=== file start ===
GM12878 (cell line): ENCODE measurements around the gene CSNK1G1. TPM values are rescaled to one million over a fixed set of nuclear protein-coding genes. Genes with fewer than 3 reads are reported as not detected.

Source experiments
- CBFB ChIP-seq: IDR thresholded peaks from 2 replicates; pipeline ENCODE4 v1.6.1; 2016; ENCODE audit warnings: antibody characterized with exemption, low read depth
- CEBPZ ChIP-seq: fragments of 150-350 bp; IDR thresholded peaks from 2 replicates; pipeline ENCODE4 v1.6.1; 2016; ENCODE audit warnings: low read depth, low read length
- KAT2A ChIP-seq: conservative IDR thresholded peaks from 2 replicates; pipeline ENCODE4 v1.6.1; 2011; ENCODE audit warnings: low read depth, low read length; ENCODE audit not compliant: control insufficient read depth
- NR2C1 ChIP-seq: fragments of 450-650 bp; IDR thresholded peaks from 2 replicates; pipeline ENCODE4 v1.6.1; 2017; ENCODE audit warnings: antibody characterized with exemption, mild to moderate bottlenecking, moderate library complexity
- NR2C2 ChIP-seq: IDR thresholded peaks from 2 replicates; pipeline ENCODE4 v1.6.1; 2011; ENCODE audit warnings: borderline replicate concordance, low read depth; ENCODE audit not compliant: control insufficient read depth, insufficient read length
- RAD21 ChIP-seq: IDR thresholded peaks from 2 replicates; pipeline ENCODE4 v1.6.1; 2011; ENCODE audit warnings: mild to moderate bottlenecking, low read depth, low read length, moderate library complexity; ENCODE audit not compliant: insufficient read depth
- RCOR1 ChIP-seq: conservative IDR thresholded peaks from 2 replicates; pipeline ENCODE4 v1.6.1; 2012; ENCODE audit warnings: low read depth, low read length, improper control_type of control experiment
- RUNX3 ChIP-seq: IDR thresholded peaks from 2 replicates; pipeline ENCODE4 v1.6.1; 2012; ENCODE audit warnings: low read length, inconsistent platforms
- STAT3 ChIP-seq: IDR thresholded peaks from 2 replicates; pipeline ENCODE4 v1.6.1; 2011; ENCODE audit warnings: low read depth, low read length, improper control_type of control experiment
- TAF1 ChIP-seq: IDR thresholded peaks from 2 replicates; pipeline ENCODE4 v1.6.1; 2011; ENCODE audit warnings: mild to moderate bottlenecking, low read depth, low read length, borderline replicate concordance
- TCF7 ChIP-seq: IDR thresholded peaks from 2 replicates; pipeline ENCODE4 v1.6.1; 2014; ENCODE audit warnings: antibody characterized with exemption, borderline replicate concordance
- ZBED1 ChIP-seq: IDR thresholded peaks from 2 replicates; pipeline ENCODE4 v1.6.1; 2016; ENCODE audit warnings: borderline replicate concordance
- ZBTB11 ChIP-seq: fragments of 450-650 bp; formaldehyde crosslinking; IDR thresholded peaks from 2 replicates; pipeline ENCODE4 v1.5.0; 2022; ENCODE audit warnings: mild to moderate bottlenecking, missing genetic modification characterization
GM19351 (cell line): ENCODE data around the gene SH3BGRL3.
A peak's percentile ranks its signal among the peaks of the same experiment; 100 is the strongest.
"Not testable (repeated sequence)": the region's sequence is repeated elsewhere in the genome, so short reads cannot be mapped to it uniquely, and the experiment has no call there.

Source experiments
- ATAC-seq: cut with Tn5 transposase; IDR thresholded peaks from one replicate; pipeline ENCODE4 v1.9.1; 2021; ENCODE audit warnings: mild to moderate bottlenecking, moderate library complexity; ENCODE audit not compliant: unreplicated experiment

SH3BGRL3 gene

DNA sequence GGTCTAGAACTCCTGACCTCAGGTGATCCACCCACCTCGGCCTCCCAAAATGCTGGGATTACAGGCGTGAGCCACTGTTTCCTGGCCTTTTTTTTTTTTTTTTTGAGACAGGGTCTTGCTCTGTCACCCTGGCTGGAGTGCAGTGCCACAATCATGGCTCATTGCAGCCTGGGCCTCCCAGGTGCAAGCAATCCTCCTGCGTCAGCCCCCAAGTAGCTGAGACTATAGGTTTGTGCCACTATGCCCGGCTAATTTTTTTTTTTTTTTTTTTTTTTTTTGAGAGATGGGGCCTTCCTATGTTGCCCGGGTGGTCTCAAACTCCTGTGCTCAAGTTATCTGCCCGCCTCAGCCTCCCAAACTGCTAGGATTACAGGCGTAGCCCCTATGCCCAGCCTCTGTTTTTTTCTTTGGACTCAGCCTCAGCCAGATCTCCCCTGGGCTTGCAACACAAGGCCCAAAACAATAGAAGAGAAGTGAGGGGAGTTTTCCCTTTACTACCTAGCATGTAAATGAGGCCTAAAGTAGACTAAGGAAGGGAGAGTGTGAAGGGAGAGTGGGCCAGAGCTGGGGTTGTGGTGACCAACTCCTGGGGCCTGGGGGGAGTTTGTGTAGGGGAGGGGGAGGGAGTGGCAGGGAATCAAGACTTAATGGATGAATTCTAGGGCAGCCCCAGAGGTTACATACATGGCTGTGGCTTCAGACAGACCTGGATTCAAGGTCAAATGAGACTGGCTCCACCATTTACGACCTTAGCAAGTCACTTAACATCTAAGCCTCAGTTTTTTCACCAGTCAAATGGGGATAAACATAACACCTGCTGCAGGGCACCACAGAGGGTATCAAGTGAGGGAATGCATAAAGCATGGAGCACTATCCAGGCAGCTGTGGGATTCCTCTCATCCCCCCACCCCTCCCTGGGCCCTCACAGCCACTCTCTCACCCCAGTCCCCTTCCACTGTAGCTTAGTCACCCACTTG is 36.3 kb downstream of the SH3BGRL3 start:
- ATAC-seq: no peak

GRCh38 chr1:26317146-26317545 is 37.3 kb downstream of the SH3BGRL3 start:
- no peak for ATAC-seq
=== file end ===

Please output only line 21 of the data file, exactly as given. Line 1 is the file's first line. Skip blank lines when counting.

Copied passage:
SH3BGRL3 gene